Analysis

Judge allows Louisiana admitting privileges law to take effect

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Good news for the preborn in Louisiana: a federal appellate court has ruled that the state may enforce its requirement that abortionists obtain admitting privileges with a hospital within 30 miles…

“Louisiana is likely to prevail in its arguments that Plaintiffs failed to establish an undue burden on women seeking abortions or that the Act creates a substantial obstacle in the path of a large fraction of women seeking an abortion,” Circuit Judge Jennifer Walker Elrod wrote Wednesday for the panel.

Circuit Judges Edith Brown Clement and Leslie Southwick joined Elrod in the ruling.

The New York-based Center for Reproductive Rights vowed an immediate appeal to the U.S. Supreme Court, warning that three of Louisiana’s four remaining abortion clinics in Baton Rouge, New Orleans, Shreveport and Bossier City will be forced to close unless the high court acts immediately.

The Center for Reproductive Rights’ announced appeal is nothing more than grandstanding (and fundraising), because the Supreme Court is already going to hear the issue in the case over Texas’s HB 2 law. The only scenario in which that ruling doesn’t also resolve Louisiana’s law would be a 4-4 tie, in which case the lower Texas ruling would remain in effect but not set precedent for the rest of the country. But even then, the same judges are unlikely to change their mind on such a similar law—assuming, that is, they even bother to hear it having already taken up admitting privileges.

And stand the law should. The ruling points out that under Planned Parenthood v. Casey, “undue burden” is a pretty tough bar to clear: “in a large fraction of the cases in which [it] is relevant, it will operate as a substantial obstacle to a woman’s choice to undergo an abortion” (emphasis in the original).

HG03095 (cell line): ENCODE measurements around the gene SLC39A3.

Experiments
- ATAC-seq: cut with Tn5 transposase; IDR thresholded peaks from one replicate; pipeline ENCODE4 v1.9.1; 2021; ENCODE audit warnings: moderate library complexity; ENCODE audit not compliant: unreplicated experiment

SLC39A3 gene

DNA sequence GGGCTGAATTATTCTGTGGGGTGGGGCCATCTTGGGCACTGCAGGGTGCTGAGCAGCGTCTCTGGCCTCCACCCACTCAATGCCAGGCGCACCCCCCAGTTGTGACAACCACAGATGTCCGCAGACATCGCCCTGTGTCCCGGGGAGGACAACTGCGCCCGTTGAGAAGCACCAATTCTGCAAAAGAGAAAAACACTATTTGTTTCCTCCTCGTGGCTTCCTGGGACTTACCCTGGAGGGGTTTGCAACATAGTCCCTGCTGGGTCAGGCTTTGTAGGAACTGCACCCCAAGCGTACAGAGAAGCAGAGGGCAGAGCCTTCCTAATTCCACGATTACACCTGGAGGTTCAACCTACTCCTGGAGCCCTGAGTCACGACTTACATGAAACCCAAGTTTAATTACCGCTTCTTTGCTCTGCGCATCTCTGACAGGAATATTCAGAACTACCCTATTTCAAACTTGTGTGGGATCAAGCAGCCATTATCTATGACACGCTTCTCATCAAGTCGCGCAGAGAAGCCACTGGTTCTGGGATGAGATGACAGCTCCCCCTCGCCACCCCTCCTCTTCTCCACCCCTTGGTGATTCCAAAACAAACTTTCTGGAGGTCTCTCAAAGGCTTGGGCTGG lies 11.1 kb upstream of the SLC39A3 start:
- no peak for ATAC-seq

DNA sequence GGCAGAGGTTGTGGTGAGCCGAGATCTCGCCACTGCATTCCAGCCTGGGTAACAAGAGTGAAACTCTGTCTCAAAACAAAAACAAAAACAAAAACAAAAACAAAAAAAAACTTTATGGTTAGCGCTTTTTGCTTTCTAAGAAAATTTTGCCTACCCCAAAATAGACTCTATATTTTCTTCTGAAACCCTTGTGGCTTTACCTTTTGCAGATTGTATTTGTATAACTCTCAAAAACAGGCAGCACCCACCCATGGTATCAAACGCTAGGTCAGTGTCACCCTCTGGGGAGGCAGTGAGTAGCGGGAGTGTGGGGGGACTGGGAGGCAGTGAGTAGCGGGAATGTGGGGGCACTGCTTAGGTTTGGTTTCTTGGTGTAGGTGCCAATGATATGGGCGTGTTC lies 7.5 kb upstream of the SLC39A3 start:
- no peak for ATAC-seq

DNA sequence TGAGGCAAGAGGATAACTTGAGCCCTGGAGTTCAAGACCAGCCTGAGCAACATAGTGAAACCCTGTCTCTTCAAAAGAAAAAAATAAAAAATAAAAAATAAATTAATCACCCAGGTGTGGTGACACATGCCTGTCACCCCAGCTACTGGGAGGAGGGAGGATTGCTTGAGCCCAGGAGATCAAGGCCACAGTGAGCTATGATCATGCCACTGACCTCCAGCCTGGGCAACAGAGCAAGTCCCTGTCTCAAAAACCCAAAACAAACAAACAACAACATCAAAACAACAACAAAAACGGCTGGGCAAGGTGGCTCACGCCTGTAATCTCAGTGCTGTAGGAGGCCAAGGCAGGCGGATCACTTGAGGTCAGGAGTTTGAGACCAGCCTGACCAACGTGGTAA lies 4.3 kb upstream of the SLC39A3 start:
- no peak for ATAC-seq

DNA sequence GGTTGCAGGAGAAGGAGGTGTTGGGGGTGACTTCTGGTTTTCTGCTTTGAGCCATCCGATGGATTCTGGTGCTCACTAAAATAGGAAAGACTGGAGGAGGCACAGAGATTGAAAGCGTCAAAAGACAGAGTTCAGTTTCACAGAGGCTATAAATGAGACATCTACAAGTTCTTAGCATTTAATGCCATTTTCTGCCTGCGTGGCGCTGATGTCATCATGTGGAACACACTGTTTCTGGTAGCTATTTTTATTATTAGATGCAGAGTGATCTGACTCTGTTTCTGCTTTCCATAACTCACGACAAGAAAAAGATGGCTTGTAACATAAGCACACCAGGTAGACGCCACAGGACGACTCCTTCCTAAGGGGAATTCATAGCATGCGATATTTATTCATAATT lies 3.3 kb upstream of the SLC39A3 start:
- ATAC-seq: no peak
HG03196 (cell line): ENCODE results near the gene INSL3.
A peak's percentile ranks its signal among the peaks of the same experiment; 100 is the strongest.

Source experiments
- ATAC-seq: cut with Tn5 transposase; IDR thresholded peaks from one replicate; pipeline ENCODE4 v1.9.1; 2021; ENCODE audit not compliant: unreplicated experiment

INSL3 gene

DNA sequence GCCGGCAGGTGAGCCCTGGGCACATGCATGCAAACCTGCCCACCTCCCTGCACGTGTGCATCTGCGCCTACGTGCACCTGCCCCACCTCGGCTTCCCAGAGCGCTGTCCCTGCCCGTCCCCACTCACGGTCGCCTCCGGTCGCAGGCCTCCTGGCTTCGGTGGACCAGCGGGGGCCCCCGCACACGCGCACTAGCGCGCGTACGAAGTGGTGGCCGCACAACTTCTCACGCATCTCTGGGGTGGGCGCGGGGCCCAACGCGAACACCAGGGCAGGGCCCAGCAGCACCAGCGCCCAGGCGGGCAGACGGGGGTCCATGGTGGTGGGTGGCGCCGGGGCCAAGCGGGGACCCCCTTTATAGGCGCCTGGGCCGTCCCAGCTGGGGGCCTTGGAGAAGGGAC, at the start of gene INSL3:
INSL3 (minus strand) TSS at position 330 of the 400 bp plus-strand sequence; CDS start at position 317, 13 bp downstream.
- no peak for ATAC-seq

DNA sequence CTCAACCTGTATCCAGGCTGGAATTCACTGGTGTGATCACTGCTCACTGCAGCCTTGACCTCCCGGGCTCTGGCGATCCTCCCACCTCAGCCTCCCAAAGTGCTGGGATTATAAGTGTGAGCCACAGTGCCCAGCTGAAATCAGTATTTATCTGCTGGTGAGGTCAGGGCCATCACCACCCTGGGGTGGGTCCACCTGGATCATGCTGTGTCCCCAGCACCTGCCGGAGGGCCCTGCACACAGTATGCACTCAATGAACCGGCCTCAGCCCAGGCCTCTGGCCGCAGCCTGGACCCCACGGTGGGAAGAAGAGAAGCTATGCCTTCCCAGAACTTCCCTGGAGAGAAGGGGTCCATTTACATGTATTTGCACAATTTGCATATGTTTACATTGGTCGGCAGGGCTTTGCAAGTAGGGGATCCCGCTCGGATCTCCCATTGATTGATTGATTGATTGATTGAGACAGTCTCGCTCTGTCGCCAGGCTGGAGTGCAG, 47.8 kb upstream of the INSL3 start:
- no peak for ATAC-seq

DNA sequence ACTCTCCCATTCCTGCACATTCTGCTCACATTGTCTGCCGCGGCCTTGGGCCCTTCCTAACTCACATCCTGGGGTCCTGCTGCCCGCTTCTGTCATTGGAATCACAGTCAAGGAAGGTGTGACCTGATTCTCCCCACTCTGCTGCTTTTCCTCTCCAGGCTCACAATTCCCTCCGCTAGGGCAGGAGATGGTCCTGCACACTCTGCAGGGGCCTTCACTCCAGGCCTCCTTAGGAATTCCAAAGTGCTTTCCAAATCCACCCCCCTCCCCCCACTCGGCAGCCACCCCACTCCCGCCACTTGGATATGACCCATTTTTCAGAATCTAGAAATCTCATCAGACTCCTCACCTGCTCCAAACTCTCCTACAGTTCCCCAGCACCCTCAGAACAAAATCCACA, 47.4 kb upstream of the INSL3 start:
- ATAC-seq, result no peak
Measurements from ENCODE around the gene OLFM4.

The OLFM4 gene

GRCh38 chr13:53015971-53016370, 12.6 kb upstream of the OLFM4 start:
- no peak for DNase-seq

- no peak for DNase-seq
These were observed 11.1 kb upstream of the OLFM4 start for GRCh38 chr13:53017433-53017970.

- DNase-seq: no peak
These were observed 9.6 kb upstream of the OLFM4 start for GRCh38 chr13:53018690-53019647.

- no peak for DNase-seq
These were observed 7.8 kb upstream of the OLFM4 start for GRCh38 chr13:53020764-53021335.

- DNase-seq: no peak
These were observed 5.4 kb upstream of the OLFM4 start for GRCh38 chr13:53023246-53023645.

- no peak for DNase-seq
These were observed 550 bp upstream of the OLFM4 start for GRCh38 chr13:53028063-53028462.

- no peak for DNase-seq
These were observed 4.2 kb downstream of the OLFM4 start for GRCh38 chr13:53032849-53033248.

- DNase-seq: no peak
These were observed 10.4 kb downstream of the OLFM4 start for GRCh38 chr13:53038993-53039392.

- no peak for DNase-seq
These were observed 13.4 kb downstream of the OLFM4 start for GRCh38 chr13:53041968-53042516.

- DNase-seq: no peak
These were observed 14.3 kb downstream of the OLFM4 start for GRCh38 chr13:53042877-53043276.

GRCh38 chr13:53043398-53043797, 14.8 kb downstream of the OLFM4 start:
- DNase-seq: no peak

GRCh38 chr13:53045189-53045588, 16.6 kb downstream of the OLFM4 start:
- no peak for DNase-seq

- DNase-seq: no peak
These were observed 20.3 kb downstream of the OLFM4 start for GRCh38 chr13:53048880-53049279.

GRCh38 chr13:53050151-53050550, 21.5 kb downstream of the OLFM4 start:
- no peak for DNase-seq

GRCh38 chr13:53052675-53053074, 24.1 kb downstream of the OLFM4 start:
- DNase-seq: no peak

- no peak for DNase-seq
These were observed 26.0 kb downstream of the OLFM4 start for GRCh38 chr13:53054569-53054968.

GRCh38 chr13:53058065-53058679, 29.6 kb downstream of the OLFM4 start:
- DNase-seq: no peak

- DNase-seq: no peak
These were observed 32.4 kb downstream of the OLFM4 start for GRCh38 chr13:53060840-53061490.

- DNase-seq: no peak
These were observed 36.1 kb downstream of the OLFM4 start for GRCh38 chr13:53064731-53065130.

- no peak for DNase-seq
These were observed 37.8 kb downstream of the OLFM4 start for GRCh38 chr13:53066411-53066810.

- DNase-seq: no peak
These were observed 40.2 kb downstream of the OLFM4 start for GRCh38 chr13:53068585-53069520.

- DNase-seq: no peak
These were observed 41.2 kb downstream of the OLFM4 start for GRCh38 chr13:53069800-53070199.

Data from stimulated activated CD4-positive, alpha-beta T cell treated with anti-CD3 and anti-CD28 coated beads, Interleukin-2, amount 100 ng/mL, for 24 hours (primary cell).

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It then goes on to conclude that the abortion lobby’s statistics predicting mass drops in abortion access were “neither sufficient nor sufficiently reliable for Plaintiffs to establish an undue burden on a large fraction of Louisiana women” – they rely on a supposed lack of access that predated the law and therefore cannot have been caused by the law, fail to account for abortionists who already have admitting privileges, ignore evidence that over 90% of Louisiana women would still be within 150 miles of an abortion facility, and what is perhaps my favorite nugget from this opinion:

Doe 3’s [a plaintiff abortionist] testimony that he may close his practice if he is the last provider in the state is purely hypothetical. Furthermore, Doe 3’s hypothetical decision to close his practice would result from his own choice rather than the requirements of the Act. Because he has admitting privileges that satisfy the Act, the district court should not have assumed in its calculations that the Act would cause him to cease providing abortions.

What a golden example of how little hard fact is behind the abortion lobby’s fear-mongering. Indeed, if abortionists really are the reliable, respectable medical professionals they keep telling us they are, then surely obtaining admitting privileges isn’t too much to expect of them.

Finally, remember that before abortionist admitting privileges became a political football, dozens of mainstream, distinguished medical organizations—including the now-politicized American Medical Association and American College of Obstetricians and Gynecologists—agreed that “Physicians performing office-based surgery must have admitting privileges at a nearby hospital, a transfer agreement with another physician who has admitting privileges at a nearby hospital, or maintain an emergency transfer agreement with a nearby hospital.”

The only reason anyone is indulging this absurd notion that it’s outrageous to hold abortionists to basic medical standards is because abortionists are not the health-conscious saints you’ve been told they are, and need to deflect accountability.

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